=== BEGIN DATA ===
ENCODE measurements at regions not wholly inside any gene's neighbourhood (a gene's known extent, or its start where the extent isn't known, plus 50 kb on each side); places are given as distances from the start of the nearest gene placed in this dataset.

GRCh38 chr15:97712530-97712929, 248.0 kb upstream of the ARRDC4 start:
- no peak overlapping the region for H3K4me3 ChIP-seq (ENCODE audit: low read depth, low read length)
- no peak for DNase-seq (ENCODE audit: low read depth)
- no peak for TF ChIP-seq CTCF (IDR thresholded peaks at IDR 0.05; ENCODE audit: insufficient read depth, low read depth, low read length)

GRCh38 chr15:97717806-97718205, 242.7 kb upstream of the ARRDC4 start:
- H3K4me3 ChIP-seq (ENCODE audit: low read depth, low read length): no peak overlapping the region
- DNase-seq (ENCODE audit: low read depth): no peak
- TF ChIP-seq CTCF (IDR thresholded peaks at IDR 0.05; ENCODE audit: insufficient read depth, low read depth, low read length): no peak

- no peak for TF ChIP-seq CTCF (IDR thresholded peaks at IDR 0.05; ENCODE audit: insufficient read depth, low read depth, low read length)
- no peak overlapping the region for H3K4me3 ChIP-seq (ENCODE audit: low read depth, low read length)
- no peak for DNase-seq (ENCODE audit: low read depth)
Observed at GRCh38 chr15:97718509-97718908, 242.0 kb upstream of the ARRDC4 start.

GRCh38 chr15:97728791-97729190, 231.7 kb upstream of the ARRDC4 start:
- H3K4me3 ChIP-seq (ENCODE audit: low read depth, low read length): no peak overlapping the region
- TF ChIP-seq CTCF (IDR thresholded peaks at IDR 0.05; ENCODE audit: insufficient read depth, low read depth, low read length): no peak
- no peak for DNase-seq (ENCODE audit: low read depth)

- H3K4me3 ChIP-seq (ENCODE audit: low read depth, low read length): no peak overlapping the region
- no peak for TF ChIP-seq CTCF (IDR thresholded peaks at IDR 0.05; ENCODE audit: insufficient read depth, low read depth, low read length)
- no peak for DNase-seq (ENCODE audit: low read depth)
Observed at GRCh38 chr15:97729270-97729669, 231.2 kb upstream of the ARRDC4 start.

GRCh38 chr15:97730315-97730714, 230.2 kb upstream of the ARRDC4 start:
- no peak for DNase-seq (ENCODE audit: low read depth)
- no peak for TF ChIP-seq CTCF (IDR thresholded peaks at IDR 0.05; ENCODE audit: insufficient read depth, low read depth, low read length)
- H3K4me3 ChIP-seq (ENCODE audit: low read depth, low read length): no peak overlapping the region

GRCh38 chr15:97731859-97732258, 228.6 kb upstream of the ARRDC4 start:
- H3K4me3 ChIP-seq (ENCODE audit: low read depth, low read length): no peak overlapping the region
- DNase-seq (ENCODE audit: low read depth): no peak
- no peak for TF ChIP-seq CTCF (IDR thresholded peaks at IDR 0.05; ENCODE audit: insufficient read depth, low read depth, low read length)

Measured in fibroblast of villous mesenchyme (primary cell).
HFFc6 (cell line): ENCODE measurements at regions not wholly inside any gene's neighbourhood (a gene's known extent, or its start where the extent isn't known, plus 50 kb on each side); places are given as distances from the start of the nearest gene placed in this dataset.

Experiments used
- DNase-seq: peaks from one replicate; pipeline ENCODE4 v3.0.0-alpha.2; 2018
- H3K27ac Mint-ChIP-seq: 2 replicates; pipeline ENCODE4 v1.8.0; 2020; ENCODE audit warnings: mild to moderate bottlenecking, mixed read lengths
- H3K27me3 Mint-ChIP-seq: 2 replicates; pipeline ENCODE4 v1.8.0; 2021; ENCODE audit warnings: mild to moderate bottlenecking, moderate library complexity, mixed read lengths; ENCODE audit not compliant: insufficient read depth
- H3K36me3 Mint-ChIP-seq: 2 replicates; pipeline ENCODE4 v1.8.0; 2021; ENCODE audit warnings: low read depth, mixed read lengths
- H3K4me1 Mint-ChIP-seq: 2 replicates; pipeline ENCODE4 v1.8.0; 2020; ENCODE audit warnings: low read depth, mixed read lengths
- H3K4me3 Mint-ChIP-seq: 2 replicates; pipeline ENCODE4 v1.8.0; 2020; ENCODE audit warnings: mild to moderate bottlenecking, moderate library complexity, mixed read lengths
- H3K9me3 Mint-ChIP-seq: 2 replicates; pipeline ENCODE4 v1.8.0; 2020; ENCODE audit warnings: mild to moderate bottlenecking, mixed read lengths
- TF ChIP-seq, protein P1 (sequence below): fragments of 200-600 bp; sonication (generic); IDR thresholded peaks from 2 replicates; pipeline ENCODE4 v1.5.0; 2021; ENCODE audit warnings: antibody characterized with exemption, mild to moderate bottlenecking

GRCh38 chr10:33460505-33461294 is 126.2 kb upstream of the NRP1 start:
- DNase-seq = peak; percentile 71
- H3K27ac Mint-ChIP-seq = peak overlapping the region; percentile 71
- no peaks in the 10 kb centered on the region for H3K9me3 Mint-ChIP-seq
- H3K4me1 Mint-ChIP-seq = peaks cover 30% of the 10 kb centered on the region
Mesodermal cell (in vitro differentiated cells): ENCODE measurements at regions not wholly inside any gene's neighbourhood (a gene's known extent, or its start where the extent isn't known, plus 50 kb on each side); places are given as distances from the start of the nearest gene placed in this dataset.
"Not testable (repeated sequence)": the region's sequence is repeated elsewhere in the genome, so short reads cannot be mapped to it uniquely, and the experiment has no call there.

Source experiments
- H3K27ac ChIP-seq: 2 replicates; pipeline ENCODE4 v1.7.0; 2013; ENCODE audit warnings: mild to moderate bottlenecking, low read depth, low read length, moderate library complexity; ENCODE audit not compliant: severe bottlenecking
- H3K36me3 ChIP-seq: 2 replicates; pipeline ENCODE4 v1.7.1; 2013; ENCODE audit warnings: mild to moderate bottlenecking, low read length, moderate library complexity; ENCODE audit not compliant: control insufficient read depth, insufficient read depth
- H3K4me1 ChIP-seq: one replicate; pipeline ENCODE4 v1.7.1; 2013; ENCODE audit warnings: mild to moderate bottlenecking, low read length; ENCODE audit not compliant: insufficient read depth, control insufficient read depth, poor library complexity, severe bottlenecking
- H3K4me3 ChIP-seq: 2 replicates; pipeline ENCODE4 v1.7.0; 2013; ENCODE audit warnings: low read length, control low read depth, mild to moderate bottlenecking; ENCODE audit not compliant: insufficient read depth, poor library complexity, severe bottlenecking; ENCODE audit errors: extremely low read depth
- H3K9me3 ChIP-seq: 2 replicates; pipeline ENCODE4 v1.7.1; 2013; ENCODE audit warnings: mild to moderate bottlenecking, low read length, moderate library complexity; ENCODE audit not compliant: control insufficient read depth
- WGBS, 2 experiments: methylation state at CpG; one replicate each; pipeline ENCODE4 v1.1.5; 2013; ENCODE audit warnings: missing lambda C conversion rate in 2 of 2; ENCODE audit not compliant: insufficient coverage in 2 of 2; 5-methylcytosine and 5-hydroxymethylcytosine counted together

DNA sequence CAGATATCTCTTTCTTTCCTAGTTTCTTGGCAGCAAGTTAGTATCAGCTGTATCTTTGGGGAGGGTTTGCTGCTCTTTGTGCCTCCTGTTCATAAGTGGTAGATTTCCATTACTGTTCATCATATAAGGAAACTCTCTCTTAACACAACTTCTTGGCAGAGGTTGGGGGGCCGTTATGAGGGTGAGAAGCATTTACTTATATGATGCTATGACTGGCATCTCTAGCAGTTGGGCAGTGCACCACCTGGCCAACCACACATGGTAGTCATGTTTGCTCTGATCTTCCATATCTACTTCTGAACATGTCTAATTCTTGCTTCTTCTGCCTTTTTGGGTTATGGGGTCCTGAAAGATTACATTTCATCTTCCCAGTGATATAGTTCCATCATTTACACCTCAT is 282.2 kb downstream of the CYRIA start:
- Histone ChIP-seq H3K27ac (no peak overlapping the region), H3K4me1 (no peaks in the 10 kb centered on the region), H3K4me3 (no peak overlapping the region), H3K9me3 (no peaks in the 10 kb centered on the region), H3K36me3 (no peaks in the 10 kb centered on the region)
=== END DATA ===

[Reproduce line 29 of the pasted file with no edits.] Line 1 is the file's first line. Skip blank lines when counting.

- no peak for TF ChIP-seq CTCF (IDR thresholded peaks at IDR 0.05; ENCODE audit: insufficient read depth, low read depth, low read length)